By Tracey Khan – Drakes
[www.inewsguyana.com] – Water Vendors, who were last week forcefully removed from the roadside by officials of the Ministry of Public Works are back on the streets.
Three women were seen selling at the corners of Vlissengen/Irving-Lahama intersection this morning (Tuesday, October 14) and when approached by iNews for an interview, they questioned what alternatives they have since jobs are hard to find.
“I know they [employers] don’t have work for people because you does be looking for work and can’t get jobs…maybe they [employers] got jobs and they does push me around and say they don’t have jobs and stuff like that but I know and why I saying I am not thieving and I had to tell one of them the other day I am not gonna go on the streets, they want we fare and do bad things? Because what I am seeing here is just like they want bare badness in Guyana, is like they want you thief and when you do that they kill you,” one of the vendors, Patricia Richardson, a mother of six children said.
“We are single parents, we got children in the nursery school and primary school and we does come out to hustle to get these children meals and books, since last week we water seized and we get it back, we talk to the Minister [Robeson Benn] and he give back but he said he don’t wanna see us out here back.”
They woman said they pleaded with Minister Benn for leniency since this is their means of providing for their helpless children, however, the Minister reportedly told them, “that’s not my business.”
“He [Benn] said we could go elsewhere and sell but when you go elsewhere they running you because we was in town the other day and they run from town, the water that we get back that is what we are trying to hustle out and get off the road.”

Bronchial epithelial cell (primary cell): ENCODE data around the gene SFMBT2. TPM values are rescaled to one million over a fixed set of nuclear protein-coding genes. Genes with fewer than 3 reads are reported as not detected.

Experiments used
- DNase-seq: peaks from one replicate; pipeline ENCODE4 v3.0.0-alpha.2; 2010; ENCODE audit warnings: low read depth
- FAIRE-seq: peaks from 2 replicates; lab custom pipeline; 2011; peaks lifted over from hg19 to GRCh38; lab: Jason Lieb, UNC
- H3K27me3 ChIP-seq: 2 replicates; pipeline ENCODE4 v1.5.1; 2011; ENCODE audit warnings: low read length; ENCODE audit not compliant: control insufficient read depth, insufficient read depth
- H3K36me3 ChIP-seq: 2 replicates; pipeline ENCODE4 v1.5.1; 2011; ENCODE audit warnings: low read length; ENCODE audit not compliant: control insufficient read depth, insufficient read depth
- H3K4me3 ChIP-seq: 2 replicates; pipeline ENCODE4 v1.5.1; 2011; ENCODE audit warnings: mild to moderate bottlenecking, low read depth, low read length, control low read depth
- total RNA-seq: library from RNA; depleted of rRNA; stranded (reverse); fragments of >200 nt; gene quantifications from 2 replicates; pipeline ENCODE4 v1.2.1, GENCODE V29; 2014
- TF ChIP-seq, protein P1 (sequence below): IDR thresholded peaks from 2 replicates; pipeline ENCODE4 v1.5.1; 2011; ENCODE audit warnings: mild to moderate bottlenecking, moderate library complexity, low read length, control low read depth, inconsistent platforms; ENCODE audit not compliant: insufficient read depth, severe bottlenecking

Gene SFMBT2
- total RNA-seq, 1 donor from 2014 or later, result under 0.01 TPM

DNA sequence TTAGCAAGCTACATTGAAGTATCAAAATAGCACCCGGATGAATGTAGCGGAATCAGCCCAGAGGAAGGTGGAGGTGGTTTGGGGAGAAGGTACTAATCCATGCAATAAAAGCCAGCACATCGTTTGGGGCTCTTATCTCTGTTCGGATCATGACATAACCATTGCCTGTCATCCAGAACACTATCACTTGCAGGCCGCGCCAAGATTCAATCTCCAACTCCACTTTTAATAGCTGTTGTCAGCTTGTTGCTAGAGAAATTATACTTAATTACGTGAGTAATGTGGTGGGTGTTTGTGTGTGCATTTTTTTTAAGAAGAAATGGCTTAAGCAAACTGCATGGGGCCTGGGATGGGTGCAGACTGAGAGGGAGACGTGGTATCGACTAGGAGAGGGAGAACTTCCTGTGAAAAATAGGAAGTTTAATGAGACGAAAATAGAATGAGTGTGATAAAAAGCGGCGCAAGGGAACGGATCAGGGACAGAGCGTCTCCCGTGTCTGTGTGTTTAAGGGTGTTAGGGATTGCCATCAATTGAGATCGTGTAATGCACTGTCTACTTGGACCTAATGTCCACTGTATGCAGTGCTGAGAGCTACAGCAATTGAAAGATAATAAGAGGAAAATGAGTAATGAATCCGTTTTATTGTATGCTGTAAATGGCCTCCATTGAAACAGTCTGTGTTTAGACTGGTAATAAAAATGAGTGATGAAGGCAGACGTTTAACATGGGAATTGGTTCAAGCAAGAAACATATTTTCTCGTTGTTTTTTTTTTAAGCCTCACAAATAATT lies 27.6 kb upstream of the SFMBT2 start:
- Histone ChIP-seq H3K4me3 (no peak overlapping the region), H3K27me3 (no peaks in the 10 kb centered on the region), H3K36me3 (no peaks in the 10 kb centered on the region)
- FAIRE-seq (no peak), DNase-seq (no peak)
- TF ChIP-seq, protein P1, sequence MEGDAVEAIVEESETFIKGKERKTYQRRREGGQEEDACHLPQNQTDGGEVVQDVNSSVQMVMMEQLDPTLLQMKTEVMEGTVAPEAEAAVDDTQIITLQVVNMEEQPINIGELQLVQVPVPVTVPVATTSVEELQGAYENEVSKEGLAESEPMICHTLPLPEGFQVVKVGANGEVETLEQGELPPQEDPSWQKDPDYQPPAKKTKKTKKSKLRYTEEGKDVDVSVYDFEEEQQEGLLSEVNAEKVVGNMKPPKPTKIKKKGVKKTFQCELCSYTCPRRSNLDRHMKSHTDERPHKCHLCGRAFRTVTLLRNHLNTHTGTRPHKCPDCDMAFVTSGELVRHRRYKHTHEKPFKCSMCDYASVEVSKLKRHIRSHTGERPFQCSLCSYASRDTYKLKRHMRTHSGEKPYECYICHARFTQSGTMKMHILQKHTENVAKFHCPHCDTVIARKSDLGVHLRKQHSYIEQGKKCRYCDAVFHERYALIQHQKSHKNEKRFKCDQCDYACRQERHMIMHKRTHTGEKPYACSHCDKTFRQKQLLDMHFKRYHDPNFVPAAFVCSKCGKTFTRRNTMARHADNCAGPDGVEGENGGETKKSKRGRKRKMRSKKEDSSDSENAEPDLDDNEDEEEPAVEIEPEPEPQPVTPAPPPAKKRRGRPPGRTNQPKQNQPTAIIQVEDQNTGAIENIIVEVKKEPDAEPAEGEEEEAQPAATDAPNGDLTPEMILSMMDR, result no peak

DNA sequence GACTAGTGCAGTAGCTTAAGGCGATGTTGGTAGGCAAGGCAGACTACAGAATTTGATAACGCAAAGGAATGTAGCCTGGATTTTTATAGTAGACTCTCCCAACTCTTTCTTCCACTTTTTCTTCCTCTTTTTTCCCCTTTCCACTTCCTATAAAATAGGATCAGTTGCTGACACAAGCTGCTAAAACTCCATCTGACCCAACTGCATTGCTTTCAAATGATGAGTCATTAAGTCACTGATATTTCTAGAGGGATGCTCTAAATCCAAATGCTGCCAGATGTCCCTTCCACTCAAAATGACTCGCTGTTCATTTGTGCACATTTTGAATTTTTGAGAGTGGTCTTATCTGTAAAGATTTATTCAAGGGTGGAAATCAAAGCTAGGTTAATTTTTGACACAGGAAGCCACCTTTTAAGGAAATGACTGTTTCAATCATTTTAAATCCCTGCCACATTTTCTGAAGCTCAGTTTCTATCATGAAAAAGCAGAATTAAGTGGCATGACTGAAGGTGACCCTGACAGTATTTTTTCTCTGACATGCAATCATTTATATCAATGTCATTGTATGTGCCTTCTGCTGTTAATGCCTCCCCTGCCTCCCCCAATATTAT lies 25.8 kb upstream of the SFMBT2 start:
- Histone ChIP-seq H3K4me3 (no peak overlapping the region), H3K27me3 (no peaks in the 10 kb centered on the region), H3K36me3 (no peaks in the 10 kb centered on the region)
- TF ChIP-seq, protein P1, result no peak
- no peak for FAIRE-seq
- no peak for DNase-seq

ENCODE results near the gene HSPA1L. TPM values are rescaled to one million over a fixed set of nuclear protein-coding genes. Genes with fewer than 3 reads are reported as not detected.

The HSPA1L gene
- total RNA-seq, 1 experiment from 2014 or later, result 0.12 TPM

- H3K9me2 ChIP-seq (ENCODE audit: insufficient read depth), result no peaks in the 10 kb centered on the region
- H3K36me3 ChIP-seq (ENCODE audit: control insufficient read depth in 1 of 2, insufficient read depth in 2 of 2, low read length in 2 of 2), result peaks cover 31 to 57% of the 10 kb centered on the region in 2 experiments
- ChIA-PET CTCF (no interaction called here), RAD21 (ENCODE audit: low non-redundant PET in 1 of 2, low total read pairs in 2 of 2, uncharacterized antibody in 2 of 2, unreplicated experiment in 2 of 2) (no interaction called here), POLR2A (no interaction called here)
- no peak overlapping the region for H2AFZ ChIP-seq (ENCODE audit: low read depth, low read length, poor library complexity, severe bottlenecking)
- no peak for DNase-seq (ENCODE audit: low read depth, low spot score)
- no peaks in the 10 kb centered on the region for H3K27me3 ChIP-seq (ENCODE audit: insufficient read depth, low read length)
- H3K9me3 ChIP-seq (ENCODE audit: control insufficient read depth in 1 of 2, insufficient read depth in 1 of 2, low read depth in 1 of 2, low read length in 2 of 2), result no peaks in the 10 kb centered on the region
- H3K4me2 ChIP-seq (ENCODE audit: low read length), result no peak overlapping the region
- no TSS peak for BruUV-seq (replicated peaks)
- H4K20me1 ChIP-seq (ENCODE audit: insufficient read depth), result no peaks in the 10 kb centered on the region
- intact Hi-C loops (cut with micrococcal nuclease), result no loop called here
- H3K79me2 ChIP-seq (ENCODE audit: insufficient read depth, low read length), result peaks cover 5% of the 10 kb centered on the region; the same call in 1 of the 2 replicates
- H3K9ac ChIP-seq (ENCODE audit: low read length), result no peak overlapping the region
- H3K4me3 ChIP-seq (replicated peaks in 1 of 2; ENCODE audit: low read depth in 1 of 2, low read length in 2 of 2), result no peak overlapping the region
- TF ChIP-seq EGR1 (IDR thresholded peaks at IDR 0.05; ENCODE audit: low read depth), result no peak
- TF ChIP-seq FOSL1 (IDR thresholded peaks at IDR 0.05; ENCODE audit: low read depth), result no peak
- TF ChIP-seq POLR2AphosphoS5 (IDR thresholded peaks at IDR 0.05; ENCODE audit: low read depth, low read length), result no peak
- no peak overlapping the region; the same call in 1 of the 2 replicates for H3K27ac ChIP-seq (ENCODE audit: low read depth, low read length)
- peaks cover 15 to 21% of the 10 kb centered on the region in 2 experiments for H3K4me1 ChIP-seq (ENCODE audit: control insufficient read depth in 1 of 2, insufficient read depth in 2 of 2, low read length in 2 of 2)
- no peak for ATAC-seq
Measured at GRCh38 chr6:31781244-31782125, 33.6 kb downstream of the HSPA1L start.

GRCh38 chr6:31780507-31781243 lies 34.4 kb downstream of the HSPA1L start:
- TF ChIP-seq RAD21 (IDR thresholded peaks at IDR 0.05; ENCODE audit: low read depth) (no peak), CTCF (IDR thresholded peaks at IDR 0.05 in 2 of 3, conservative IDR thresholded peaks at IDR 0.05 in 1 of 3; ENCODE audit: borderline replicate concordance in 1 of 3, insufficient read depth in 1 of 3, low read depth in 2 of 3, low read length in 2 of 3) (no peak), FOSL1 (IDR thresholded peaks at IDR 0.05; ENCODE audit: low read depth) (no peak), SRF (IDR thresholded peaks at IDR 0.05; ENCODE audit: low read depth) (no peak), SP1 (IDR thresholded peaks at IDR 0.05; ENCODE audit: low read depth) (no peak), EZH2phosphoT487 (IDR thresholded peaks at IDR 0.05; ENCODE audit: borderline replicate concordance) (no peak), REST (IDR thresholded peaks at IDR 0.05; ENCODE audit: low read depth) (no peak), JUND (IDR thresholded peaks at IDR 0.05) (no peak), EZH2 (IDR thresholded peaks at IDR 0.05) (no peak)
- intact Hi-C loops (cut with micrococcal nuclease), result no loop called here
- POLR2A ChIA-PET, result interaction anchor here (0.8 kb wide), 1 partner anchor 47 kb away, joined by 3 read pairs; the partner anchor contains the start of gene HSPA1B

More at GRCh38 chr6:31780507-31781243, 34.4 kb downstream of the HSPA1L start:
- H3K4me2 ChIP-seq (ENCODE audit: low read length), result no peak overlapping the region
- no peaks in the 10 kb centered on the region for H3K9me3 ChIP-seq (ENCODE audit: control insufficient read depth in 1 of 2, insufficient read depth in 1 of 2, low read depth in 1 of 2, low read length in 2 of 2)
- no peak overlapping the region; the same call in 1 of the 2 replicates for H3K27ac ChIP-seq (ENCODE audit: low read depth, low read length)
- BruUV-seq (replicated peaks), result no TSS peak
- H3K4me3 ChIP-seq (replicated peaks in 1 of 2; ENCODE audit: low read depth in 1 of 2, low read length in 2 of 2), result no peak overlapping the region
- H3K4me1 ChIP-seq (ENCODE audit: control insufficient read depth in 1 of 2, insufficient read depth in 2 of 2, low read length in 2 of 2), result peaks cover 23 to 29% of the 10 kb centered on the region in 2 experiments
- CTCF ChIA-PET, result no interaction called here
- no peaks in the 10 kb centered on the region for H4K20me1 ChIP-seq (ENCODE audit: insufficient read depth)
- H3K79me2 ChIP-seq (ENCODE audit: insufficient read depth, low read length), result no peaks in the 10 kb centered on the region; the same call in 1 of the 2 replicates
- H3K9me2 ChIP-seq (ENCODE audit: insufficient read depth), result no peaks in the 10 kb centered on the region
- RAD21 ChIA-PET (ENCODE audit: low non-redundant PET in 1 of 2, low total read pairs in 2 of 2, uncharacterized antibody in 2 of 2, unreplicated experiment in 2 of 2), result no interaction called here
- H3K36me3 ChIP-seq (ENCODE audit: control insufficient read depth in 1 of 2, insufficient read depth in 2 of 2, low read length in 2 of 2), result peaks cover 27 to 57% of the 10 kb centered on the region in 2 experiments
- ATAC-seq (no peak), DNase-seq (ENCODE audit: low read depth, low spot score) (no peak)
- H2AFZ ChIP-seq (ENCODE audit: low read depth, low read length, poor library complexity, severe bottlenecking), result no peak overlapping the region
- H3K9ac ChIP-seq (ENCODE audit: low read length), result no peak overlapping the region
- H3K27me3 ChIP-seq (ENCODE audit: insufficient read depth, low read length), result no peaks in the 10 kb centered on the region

Some of them plan on abandoning the business; however, the future is now unclear for them and their children.
“The vendors, who had occupied this major traffic light junction had moved rapidly from water selling to adding sweet drinks and snack selling at this critical area creating significant and growing congestion, safety risks and litter. Not only had the number of sellers increased but also the variety of trade they plied at the intersection,” the press release noted.
“The Ministry of Public Works has previously denied occupation of this intersection by fruit vendors, fish sellers and vagrants. The vagrants used the area for open cooking, resting, panhandling and bathing.”
The Ministry has reiterated “that it will not condone congestion and distractions on the roadways and intersections particularly with respect to Declared Public Roads and traffic light intersections – such activity is illegal.”